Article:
When you have been locked away from the world for more than seven years, unable to talk to anybody but your doctor and lawyer, the unanswered questions must really build up.
In the case of Aung San Suu Kyi, starting her second week of freedom, these might include: what on earth was the Saffron Revolution all about? Where did it come from? Where did it go?
The mass protests by Burma’s monks that filled our television screens in September 2007 culminated in the arrival of a single file of monks at Suu Kyi’s home. She appeared at the gate to greet them, palms pressed together and tears in her eyes. But within days the event was all over, with dozens of monks dead and thousands more in jail.
Last week in Mae Sot on the Thai-Burmese border I caught up with one of the men behind that movement. This small, feline figure in saffron robes who calls himself King Zero – because, he explains, Burma has no rulers worthy of the name – was a 23-year-old novice in 2000 when he first got into trouble for setting up a library in the Buddhist university where he was studying. For centuries the monks were Burma’s teachers, and the monasteries the only schools, but in these days of state-imposed idiocy a library is per se a subversive institution, especially when some of its books are political. King Zero was told to close the library or the authorities would close the university.
Thus began the peripatetic years of this improbable subversive as he criss-crossed Burma, setting up libraries in 14 different towns and villages, including the village where he was born, launching a samizdat journal in Mandalay, running classes in English, French, Japanese and computer skills to anyone who felt like turning up. In the mad context of modern Burma he was a dangerous revolutionary.
The Saffron Revolution began in early 2007 when a friend of Zero’s proposed a “peace walk”, a form of practice pioneered by the Vietnamese Zen monk Thich Nhat Hanh, from Rangoon to Mae Sot “for the poor”. Later that year, astronomical rises in the price of fuel prompted the monks to take to the streets en masse. The most dramatic non-violent manifestation of our era was under way.
Today this Lenin of the cloth is still plotting: after a year in hiding he fled his country and has now set up a new school and library in Mae Sot, adorned with posters of Suu Kyi, where refugees learn English, Thai and computers. The sign on the wall says, “Let’s go back home.” Their work – and an appeal for donations – is at thebestfriend.org.
The Pope finally catches up with my speculative scoop
It’s taken four and a half years for the second of his famous red Gucci loafers to drop, but at last Pope Benedict has justified one of the more speculative scoops of my career.
On 3 May 2006 The Independent ran a story under my byline with the headline “Is Pope poised to sanction condoms?” The Vatican had announced “a very profound technical and moral study” on the use of condoms. The Church, I reported, “is expected to give a guarded, provisional blessing to the use of condoms by married couples when one of them suffers from Aids.” The word “expected” was a bit of a flyer, as my Rome colleagues pointed out. Who was doing the “expecting”, they asked, besides me?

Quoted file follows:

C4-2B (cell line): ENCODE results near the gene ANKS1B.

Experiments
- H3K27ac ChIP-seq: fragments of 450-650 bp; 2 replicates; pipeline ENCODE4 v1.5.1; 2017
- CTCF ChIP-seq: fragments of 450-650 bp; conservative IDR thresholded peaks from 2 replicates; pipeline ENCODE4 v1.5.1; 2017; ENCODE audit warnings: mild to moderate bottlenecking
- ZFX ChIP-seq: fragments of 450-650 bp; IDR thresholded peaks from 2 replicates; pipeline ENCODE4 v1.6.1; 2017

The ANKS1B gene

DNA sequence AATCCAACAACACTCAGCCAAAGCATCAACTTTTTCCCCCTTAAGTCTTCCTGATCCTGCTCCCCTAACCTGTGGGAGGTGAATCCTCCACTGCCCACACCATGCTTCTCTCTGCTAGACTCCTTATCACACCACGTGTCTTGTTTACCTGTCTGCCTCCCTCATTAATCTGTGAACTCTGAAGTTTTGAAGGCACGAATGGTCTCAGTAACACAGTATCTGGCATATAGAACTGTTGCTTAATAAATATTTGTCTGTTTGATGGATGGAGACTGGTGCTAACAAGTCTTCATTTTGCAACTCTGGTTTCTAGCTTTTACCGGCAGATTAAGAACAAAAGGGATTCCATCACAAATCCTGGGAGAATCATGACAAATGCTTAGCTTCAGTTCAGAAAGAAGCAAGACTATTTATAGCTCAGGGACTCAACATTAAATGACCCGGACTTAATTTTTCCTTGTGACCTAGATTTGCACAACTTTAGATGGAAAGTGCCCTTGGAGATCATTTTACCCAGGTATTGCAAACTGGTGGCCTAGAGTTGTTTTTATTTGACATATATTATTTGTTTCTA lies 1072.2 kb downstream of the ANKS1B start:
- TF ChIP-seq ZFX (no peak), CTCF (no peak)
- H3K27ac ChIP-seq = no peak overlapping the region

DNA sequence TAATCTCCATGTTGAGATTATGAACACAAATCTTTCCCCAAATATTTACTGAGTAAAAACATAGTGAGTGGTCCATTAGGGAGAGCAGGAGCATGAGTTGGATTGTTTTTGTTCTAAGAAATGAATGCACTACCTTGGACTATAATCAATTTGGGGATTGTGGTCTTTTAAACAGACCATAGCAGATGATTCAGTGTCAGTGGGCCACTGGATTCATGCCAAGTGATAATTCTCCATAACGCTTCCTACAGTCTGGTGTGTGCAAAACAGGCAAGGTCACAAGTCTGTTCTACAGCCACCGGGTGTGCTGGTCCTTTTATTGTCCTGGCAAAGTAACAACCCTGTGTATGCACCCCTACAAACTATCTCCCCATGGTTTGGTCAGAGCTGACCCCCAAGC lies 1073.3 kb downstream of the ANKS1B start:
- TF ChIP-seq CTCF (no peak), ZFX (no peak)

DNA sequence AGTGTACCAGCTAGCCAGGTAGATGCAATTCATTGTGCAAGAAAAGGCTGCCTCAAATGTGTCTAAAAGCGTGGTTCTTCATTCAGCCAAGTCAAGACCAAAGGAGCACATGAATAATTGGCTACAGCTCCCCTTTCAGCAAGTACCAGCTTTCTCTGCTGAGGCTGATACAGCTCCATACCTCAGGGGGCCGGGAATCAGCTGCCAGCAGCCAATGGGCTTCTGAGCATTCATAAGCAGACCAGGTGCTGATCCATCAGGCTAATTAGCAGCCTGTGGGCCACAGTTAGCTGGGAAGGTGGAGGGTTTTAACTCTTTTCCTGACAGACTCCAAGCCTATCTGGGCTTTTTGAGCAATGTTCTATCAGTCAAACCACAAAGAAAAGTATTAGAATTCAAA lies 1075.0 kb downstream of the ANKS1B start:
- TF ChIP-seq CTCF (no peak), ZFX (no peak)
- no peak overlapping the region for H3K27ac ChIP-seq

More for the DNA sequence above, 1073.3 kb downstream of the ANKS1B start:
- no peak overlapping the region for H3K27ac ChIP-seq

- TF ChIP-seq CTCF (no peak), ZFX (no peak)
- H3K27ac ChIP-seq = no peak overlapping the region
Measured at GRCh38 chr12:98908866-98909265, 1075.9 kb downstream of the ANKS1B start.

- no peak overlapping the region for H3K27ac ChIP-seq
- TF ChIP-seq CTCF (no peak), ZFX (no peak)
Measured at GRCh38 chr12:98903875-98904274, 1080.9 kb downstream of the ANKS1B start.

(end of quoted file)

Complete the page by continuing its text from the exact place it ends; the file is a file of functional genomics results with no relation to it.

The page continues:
Nobody else in Rome, where I was this paper’s correspondent, would touch the story. Vatican insiders gave me pitying looks.
So it is nice to see the Pope finally giving his extremely guarded and provisional blessing to condom use – 18 months after he appalled many people by saying condoms could make Africa’s Aids crisis worse. It would be tactless to enquire how many people have died while he was making up his mind.
The critics were right: this play’s a blasted disgrace
The packed houses for the late Sarah Kane’s play Blasted at London’s Lyric theatre are proof that critics are herd animals, and the theatre-going public masochistic sheep.
When first produced in 1995, the critics were in little doubt. “A sordid little travesty,” said The Spectator. “A gratuitous welter of carnage”: Telegraph. “A disgusting feast of filth”: the Mail. Even The Guardian, ever alert to the shifting tides of political correctness, called it “naïve tosh.”
An ageing, alcoholic Yorkshire journalist with a dreadful cough takes a nondescript young woman to a hotel room and in between emptying the minibar and nearly dying of alcoholic poisoning makes a succession of ugly but laughable attempts to bed her. It is never clear why she has agreed to come with him, or why she does not just leave.
Later the hotel room is bombed, the journalist is raped by a passing soldier, the girl adopts an abandoned baby which subsequently dies, the journalist tries eating the dead baby, etcetera. “Disgusting feast of filth” about covers it, with a little absent-minded Christianity chucked in towards the end.
But Sarah Kane was a depressive who subsequently committed suicide while still in her twenties. The fact that this play, her first, makes no sense on any level, is clumsy and boring when it is not merely nauseating and that the characters are revolting non-entities – all this has become irrelevant: it was posthumously decided that Blasted is a ferocious feminist denunciation of our culture of phallic violence. A satisfactory evening, it appears, was had by one and all, except this one.